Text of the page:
The Consequences of State Intervention: Forced Relocations and Sámi Rights in Sweden, 1919–2012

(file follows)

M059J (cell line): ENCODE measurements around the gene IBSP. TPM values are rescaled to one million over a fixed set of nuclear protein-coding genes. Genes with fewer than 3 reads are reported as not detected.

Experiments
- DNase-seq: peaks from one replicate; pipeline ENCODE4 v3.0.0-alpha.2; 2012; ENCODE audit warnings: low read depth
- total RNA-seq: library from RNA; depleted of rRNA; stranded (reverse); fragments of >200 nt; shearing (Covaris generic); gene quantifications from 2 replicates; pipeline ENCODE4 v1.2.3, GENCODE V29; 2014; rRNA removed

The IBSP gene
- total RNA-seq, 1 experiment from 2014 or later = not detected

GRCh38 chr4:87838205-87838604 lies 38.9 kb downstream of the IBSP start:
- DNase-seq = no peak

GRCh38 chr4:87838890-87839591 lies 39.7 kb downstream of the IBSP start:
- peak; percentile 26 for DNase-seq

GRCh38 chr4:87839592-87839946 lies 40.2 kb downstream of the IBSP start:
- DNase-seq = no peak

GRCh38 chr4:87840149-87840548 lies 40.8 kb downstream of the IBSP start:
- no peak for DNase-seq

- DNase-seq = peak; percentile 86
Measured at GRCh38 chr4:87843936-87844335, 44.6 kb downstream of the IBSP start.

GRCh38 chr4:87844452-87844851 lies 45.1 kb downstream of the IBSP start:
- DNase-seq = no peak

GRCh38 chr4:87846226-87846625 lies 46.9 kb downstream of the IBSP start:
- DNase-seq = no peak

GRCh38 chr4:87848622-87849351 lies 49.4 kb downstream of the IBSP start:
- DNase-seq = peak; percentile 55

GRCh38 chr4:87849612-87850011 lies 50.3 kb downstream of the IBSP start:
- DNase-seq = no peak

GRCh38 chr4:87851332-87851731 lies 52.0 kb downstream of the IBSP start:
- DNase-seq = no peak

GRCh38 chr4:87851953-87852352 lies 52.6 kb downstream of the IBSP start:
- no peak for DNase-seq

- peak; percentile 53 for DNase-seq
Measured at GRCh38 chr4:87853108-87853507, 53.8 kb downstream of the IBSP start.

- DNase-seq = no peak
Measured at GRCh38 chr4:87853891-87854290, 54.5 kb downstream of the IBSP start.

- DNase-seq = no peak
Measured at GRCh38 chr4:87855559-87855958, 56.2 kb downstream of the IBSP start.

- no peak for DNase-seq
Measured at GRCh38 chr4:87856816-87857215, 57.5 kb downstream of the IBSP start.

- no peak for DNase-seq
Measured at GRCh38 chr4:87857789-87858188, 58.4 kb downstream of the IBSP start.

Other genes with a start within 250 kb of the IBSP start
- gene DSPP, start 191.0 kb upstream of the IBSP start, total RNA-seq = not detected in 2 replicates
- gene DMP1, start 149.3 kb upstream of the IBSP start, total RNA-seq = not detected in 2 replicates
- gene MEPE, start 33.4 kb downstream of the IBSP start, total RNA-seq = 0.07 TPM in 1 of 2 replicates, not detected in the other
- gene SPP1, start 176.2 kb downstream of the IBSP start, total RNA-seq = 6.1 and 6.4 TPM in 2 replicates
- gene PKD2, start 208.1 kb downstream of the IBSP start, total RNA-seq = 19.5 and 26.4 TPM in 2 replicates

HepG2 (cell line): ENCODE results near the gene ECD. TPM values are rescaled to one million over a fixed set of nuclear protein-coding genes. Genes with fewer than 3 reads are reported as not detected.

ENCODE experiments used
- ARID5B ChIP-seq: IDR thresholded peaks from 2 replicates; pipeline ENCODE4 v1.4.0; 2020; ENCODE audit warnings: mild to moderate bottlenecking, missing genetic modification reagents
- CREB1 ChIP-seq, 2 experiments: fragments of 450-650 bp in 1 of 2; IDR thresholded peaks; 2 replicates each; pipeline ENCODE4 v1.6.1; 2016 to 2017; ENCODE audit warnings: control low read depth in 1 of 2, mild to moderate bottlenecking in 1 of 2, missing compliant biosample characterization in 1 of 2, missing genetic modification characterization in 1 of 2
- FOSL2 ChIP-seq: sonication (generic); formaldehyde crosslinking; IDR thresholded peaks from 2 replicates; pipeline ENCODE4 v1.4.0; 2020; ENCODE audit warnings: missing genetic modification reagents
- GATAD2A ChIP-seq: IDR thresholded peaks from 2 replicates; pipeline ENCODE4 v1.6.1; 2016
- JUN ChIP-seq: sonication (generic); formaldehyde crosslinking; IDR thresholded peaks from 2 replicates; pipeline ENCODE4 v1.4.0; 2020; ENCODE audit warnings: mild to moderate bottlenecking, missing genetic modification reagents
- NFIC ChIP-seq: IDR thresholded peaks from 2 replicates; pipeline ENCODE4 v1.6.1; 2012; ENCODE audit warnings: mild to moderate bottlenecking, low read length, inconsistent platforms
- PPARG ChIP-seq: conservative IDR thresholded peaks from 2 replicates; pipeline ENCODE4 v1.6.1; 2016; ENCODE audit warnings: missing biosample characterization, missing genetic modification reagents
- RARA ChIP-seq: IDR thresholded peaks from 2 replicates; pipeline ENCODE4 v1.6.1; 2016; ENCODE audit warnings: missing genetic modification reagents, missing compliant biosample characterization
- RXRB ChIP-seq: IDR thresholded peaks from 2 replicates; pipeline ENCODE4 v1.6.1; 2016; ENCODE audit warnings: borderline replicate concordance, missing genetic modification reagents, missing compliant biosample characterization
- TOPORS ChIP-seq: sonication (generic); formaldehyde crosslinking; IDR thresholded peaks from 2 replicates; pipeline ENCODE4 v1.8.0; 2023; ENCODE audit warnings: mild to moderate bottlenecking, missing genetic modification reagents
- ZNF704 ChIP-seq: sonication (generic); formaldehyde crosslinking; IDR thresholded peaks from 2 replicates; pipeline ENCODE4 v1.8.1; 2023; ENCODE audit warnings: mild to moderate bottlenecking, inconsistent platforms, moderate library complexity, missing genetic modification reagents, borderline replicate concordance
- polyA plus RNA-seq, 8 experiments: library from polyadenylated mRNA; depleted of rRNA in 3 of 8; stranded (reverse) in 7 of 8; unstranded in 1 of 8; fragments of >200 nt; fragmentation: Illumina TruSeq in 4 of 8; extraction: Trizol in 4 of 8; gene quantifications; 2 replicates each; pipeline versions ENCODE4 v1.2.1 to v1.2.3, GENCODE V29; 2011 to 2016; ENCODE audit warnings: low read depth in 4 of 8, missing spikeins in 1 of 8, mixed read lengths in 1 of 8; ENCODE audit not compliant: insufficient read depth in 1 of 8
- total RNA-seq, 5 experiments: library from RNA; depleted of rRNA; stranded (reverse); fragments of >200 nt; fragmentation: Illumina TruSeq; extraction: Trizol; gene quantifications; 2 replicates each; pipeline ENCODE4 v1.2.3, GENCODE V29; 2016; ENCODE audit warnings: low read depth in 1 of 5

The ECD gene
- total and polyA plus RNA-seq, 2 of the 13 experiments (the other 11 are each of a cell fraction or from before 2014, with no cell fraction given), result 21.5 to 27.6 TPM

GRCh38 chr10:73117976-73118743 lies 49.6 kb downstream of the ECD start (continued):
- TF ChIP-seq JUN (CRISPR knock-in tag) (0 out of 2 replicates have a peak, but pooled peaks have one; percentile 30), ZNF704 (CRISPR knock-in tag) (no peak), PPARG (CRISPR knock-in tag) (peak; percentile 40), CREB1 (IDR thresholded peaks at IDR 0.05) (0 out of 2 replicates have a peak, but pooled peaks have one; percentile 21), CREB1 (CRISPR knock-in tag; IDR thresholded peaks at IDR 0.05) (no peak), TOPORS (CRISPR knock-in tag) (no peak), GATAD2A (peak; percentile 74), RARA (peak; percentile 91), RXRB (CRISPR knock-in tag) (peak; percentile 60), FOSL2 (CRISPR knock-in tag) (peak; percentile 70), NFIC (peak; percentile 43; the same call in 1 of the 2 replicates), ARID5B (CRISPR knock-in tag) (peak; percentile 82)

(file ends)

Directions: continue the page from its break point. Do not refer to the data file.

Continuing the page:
AbstractFrom the late 19th century up until the post-war period, Swedish Sámi policy was dominated by an image of the Sámi as nomadic reindeer herders. As nomads, the Sámi connection to the land they used was generally considered weaker than that of the settled population, and forced relocations were part of the Sámi policy for several decades as a solution to international developments that affected reindeer husbandry. These relocations have had and still have an effect on reindeer husbandry in Sweden today. The article examines and analyses forced relocations of Sámi reindeer herders, and specifically the effects of these relocations on the situation in one Reindeer Herding District: Vapsten. Strong intra-Sámi conflicts in the district today have historical roots in the forced relocations to the area, and the article analyses these and the role of the state both in causing the conflicts as well as solving them.
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